Tuesday, October 25, 2016

Boone County Regional Airport selects airline

Matt Chaifetz (front, center), CEO of Contour Airlines, walks with Boone County Airport manager Judy McCutcheon (left) after arriving at the airport on October 19, 2016 to make his  proposal for his company becoming the Boone County Airport’s essential air service (EAS) provider. Visitors had an opportunity to look over one company’s twin engine aircraft after the presentation.

Contour Airlines has been chosen to provide scheduled air service at the Boone County Regional Airport in Harrison.

Judy McCutcheon, the airport manager, said its board voted 4-1 on Monday, picking Contour out of seven companies that submitted proposals.

The final decision will be up to the U.S. Department of Transportation, but they have always approved the provider that was recommended by the airport board, said McCutcheon, who has been the airport manager for 25 years.

The Harrison airport is one of three in Arkansas that lost its air service provider when Oregon-based SeaPort Airlines abruptly ceased operations on Sept. 20. The other two Arkansas airports that were served by SeaPort are in Hot Springs and El Dorado.

All three Arkansas airports qualify for the federal government's Essential Air Service program, which provides subsidies to ensure that small communities have scheduled air service. SeaPort received $5.9 million in annual subsidies to serve the three Arkansas airports.

On Sept. 21, the Department of Transportation issued an emergency request for proposals to provide air service for El Dorado, Harrison and Hot Springs. The department asked for proposals to provide three round-trip flights per weekday (18 flights per week) to a large or medium hub on aircraft that seat nine passengers.

Historically a charter service, Contour recently began providing Essential Air Service flights to airports in Tupelo, Miss., and Bowling Green, Ky., said McCutcheon. The company is based in Smyrna, Tenn.

One thing that made Contour stand out was its twin-engine Jetstream 31 turboprop aircraft, said McCutcheon. They're made for 19 seats, but Contour will remove 10 seats from each plane so the company can qualify for the federal subsidy. That will mean five feet of legroom for passengers and plenty of room for luggage, she said.

"You can carry all the luggage you want," said McCutcheon. "I'm thinking these business travelers are going to love being able to stretch out in that thing."

Contour's planes can fly at an altitude of 30,000 feet, said McCutcheon. The single-engine Cessna Caravan planes that SeaPort used on the Arkansas routes could only fly at 10,000 feet, she said.

Harrison is home to FedEx Freight, a subsidiary of FedEx Corp., which is based in Memphis. So it's important to have flights between those cities, said McCutcheon.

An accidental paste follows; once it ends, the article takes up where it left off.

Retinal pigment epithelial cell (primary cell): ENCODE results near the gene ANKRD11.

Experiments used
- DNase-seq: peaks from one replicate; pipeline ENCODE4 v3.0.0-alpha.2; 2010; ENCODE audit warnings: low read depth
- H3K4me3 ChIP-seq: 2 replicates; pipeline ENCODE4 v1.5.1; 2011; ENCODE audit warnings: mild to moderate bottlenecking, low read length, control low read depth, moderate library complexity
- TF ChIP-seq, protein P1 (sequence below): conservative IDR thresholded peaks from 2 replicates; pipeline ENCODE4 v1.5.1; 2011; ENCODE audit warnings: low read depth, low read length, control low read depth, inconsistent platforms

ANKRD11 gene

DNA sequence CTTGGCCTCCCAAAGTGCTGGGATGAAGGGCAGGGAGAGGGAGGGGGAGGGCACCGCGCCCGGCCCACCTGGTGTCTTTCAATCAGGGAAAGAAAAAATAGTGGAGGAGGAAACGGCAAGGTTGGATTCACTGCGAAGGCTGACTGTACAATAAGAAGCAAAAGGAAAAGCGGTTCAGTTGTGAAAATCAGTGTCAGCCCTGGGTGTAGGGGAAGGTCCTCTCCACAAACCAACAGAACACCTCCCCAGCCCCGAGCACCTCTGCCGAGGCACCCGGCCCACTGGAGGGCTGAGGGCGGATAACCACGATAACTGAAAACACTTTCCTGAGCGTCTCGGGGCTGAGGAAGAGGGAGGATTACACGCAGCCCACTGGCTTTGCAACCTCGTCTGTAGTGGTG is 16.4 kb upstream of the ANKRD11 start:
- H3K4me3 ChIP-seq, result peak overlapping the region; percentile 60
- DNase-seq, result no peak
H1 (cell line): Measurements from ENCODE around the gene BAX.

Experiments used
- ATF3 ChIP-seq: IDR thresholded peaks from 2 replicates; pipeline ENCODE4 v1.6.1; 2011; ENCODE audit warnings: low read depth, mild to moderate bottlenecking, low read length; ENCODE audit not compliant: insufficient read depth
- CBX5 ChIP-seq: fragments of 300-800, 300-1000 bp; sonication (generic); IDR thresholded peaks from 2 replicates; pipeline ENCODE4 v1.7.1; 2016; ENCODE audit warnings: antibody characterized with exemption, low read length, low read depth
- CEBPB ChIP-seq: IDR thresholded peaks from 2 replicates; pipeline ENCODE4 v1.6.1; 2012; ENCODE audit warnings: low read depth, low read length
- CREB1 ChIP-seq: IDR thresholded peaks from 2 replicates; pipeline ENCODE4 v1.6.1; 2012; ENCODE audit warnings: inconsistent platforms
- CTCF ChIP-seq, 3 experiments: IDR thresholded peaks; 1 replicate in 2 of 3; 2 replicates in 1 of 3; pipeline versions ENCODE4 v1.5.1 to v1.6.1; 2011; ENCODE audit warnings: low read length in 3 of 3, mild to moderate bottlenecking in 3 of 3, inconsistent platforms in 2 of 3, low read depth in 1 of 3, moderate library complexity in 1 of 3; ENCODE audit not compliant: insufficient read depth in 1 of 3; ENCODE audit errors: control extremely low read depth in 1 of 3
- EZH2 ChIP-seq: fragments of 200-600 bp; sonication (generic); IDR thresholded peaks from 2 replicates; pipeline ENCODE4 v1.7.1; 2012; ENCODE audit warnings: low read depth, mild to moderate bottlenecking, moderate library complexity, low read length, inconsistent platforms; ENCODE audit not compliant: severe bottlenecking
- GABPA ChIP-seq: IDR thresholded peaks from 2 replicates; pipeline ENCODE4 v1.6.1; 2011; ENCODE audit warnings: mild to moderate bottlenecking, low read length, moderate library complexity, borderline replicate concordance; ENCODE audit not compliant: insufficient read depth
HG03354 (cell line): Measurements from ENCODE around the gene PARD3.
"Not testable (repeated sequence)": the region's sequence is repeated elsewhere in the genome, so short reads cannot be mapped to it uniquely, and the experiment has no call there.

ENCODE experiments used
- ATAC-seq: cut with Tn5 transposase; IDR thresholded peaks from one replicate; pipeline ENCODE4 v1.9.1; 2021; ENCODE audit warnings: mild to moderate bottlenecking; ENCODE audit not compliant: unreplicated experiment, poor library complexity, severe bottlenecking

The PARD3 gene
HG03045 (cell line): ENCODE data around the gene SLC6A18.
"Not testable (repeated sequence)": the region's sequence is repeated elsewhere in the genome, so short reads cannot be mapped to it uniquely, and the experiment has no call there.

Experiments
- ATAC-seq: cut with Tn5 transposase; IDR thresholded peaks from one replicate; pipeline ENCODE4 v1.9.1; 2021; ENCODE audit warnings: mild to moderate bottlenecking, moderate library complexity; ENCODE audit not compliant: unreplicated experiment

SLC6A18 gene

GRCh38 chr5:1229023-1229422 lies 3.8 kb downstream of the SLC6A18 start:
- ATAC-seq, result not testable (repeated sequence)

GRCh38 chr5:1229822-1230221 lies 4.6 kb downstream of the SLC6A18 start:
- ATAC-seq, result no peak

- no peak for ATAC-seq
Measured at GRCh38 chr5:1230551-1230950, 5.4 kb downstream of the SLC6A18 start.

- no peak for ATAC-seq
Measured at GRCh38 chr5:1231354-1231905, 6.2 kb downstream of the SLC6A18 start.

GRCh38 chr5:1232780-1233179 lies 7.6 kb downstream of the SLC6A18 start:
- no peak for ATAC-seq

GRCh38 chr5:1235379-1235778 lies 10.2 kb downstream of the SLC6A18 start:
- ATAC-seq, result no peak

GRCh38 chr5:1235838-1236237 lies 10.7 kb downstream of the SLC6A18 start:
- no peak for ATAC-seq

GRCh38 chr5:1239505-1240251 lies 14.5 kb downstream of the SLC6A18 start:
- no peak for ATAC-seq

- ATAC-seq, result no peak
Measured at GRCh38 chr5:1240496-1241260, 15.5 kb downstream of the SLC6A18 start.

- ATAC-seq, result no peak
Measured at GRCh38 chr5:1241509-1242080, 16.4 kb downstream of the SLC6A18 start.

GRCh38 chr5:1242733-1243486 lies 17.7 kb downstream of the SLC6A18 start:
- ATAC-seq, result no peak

Contour will provide two round-trip weekday flights to Dallas and one round-trip weekday flight to Memphis. On Saturdays and Sundays, Contour will provide one round-trip flight from Harrison to Dallas. The company will also provide one round-trip flight to Memphis on weekends.

To serve the Harrison airport, Contour is asking for a $4.7 million annual subsidy through the Essential Air Service program. McCutcheon said Contour wants to be able to keep ticket prices low and offer flights from Harrison to Dallas for $49 each way.

Contour could have everything in place to begin serving Harrison in two to three months, said McCutcheon.

Glen Barentine, director of the airport at Hot Springs Memorial Field, said he will meet with the Hot Springs Board of Directors today and a decision will likely be made at that meeting.

Barentine said he has received six proposals, and all six companies had also offered to provide air service to Harrison and El Dorado.

Barentine said passengers in Hot Springs are more interested in going to Dallas than Memphis. While all three Arkansas Essential Air Service program airports historically have chosen the same air service provider, this year they could chose three different ones, said Barentine.

"Each airport has some different wants and desires," he said.

El Dorado is home to Murphy Oil Corp. and Lion Oil Co. Executives with those companies often travel to Houston, so that has been a destination for business flights from the South Arkansas Regional Airport in El Dorado.

But Dallas is a popular destination for consumers in south Arkansas, said Tim Johnson, manager of the El Dorado airport.

"We're getting feedback from a lot of folks in town that Dallas would be a more popular destination," he said.

Johnson said they'll probably make a decision at a meeting on Monday.

"Over half of my commissioners are out of town," he said.

SeaPort had two daily round-trip flights from Memphis to Houston on weekdays. Hot Springs and El Dorado were stops along each of those routes. So El Dorado had direct flights to Houston and Hot Springs, and a flight to Memphis that stopped in Hot Springs on the way.

Source:   http://www.nwaonline.com